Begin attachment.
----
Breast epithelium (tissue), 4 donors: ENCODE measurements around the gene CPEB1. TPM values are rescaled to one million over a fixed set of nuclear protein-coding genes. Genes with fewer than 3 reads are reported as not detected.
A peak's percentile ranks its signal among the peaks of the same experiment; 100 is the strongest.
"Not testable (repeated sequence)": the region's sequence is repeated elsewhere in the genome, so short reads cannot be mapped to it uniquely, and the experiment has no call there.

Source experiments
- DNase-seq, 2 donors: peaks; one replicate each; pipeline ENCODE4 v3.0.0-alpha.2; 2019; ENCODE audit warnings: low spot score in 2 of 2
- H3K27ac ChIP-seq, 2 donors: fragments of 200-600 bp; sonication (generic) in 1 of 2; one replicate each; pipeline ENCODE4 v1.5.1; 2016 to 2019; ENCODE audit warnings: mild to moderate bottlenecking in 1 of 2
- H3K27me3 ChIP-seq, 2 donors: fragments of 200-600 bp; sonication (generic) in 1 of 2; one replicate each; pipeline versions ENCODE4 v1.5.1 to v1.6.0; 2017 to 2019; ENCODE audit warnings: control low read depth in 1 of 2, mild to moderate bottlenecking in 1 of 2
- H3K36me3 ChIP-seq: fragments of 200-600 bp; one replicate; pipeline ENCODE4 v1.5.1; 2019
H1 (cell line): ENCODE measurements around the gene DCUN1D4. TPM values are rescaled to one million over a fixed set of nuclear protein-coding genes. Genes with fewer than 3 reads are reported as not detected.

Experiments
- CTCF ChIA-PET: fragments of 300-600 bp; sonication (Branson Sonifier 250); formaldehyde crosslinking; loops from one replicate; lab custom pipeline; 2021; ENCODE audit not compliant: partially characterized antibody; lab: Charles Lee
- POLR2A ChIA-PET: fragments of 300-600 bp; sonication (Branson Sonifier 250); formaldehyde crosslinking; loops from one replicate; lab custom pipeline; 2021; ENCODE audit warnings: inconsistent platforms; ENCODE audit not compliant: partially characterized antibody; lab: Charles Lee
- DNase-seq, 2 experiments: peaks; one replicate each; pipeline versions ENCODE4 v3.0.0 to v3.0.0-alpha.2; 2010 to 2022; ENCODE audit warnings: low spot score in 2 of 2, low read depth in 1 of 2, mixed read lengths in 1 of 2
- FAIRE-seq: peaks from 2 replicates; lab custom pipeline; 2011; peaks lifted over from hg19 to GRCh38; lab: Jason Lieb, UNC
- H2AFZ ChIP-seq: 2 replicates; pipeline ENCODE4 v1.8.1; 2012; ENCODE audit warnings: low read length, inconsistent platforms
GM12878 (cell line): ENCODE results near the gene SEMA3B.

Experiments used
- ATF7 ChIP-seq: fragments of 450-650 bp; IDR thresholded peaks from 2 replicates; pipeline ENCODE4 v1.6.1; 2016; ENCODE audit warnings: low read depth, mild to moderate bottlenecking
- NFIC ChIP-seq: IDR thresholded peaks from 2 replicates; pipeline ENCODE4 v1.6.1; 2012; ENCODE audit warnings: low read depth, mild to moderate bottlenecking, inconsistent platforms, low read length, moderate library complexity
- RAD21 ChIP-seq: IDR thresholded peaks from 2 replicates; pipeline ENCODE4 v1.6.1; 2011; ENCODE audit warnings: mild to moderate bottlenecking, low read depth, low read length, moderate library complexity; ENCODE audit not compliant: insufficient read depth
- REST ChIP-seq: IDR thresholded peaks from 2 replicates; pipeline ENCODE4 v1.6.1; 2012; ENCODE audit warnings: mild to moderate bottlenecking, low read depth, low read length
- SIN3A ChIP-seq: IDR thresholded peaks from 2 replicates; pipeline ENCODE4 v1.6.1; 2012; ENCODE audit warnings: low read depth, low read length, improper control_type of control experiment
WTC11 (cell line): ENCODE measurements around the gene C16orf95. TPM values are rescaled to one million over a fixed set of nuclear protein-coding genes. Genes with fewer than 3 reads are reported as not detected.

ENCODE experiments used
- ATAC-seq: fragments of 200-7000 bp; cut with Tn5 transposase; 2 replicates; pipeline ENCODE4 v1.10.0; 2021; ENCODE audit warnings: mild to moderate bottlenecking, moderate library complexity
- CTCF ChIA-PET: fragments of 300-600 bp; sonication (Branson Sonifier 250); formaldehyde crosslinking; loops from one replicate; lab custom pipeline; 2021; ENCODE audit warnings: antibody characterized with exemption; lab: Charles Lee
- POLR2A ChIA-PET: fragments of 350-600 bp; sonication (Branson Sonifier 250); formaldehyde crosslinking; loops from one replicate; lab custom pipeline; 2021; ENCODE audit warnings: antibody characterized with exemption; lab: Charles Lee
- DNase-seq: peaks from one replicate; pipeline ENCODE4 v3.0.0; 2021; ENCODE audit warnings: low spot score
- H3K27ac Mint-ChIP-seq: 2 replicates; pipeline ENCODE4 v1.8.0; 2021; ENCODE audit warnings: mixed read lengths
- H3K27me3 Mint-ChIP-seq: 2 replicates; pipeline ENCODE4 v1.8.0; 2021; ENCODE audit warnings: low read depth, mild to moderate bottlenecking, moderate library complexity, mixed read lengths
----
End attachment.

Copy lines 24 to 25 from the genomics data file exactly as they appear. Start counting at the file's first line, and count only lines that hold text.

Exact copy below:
ENCODE experiments used
- ATAC-seq: fragments of 200-7000 bp; cut with Tn5 transposase; 2 replicates; pipeline ENCODE4 v1.10.0; 2021; ENCODE audit warnings: mild to moderate bottlenecking, moderate library complexity